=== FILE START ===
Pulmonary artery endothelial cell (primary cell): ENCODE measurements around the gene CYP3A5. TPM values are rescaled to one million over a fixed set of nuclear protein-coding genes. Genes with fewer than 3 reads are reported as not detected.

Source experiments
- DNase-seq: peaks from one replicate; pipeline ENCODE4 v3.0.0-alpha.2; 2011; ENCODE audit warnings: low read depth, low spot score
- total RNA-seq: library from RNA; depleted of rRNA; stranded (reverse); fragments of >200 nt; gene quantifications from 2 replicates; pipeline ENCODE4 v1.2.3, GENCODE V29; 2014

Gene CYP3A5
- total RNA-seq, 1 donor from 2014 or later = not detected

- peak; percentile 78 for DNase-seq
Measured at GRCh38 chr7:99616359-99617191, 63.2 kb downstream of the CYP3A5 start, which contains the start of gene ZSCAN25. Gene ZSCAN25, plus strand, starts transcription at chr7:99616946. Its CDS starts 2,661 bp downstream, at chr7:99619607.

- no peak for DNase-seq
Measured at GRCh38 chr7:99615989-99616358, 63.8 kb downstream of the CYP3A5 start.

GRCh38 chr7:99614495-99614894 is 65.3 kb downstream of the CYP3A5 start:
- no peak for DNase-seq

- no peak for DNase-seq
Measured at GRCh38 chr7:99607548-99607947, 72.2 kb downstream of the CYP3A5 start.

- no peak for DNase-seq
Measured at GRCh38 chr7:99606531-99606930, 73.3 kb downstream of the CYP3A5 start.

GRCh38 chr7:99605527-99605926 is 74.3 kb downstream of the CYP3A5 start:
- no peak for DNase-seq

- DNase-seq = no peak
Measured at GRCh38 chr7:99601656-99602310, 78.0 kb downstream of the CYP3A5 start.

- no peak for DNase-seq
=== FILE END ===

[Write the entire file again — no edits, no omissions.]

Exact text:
Pulmonary artery endothelial cell (primary cell): ENCODE measurements around the gene CYP3A5. TPM values are rescaled to one million over a fixed set of nuclear protein-coding genes. Genes with fewer than 3 reads are reported as not detected.

Source experiments
- DNase-seq: peaks from one replicate; pipeline ENCODE4 v3.0.0-alpha.2; 2011; ENCODE audit warnings: low read depth, low spot score
- total RNA-seq: library from RNA; depleted of rRNA; stranded (reverse); fragments of >200 nt; gene quantifications from 2 replicates; pipeline ENCODE4 v1.2.3, GENCODE V29; 2014

Gene CYP3A5
- total RNA-seq, 1 donor from 2014 or later = not detected

- peak; percentile 78 for DNase-seq
Measured at GRCh38 chr7:99616359-99617191, 63.2 kb downstream of the CYP3A5 start, which contains the start of gene ZSCAN25. Gene ZSCAN25, plus strand, starts transcription at chr7:99616946. Its CDS starts 2,661 bp downstream, at chr7:99619607.

- no peak for DNase-seq
Measured at GRCh38 chr7:99615989-99616358, 63.8 kb downstream of the CYP3A5 start.

GRCh38 chr7:99614495-99614894 is 65.3 kb downstream of the CYP3A5 start:
- no peak for DNase-seq

- no peak for DNase-seq
Measured at GRCh38 chr7:99607548-99607947, 72.2 kb downstream of the CYP3A5 start.

- no peak for DNase-seq
Measured at GRCh38 chr7:99606531-99606930, 73.3 kb downstream of the CYP3A5 start.

GRCh38 chr7:99605527-99605926 is 74.3 kb downstream of the CYP3A5 start:
- no peak for DNase-seq

- DNase-seq = no peak
Measured at GRCh38 chr7:99601656-99602310, 78.0 kb downstream of the CYP3A5 start.

- no peak for DNase-seq